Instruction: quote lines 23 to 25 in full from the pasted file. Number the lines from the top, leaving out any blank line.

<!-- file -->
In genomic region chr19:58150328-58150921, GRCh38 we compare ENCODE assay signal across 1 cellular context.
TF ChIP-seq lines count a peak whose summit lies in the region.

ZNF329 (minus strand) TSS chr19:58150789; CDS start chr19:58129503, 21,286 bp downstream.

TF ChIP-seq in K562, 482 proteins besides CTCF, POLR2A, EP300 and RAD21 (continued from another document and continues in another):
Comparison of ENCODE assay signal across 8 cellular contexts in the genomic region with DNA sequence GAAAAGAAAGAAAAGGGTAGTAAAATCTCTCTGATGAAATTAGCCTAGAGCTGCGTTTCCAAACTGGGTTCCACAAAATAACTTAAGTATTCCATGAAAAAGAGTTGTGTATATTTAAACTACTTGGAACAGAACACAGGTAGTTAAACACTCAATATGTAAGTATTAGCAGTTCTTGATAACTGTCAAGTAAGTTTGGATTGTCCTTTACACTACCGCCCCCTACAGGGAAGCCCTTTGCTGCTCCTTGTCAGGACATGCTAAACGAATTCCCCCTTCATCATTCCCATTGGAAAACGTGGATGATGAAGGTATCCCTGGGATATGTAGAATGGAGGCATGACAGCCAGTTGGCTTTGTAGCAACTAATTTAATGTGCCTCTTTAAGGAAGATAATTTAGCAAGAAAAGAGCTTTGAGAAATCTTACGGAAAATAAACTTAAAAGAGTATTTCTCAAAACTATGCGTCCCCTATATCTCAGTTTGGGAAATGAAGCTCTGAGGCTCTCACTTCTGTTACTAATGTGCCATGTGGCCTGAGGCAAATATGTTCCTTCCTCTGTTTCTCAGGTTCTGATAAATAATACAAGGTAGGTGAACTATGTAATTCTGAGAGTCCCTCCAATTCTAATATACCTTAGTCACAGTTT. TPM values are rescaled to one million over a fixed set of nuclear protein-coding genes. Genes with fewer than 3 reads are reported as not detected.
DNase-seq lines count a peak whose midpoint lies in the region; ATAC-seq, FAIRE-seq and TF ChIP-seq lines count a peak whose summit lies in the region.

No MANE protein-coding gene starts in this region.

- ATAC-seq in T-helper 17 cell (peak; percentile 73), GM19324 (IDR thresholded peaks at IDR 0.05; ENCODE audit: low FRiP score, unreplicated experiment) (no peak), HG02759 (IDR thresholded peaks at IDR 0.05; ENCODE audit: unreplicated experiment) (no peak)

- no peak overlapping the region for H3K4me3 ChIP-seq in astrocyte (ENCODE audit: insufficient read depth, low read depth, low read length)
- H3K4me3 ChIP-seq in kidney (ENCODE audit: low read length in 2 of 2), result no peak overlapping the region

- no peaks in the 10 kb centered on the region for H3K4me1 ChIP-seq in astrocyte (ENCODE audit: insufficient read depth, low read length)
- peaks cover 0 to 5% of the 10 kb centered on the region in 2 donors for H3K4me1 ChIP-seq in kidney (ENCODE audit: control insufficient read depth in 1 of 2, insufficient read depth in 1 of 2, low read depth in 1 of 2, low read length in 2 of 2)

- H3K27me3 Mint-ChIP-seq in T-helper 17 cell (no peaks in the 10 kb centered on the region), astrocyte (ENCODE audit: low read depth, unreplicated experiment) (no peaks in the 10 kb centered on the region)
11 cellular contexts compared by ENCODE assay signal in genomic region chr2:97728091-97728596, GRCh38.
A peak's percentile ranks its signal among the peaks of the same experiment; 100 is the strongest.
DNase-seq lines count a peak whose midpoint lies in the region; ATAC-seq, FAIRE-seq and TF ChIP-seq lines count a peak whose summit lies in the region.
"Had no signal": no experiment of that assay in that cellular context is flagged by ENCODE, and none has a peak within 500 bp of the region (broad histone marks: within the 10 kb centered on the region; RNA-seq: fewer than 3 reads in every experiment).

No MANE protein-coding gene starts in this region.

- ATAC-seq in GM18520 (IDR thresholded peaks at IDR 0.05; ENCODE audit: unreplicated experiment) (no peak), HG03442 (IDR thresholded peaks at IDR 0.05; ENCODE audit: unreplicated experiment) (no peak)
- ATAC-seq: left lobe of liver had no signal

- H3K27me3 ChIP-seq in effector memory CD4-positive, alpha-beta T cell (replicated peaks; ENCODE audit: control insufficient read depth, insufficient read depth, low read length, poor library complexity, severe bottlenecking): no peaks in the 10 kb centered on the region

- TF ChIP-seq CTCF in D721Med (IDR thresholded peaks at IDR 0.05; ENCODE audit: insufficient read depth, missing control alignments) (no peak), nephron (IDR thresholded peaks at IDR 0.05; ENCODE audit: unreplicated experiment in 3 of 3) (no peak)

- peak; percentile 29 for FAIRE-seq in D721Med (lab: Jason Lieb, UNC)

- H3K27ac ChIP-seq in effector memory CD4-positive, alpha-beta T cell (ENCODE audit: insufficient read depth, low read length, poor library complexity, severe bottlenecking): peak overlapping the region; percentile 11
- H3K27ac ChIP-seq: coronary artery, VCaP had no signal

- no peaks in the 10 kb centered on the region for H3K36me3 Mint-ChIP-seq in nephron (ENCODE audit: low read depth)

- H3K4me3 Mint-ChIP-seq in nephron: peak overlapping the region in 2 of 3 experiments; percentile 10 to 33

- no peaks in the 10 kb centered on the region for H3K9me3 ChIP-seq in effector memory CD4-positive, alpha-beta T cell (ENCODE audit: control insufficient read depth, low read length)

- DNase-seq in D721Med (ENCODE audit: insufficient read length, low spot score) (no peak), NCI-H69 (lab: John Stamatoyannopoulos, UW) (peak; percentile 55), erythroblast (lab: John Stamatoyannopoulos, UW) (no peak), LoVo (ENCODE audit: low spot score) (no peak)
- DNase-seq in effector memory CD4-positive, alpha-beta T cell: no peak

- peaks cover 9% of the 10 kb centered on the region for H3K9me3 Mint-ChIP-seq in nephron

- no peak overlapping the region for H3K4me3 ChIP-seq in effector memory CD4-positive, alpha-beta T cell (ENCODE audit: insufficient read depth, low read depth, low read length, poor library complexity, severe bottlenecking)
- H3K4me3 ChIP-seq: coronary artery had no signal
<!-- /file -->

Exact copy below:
- peak; percentile 29 for FAIRE-seq in D721Med (lab: Jason Lieb, UNC)

- H3K27ac ChIP-seq in effector memory CD4-positive, alpha-beta T cell (ENCODE audit: insufficient read depth, low read length, poor library complexity, severe bottlenecking): peak overlapping the region; percentile 11
- H3K27ac ChIP-seq: coronary artery, VCaP had no signal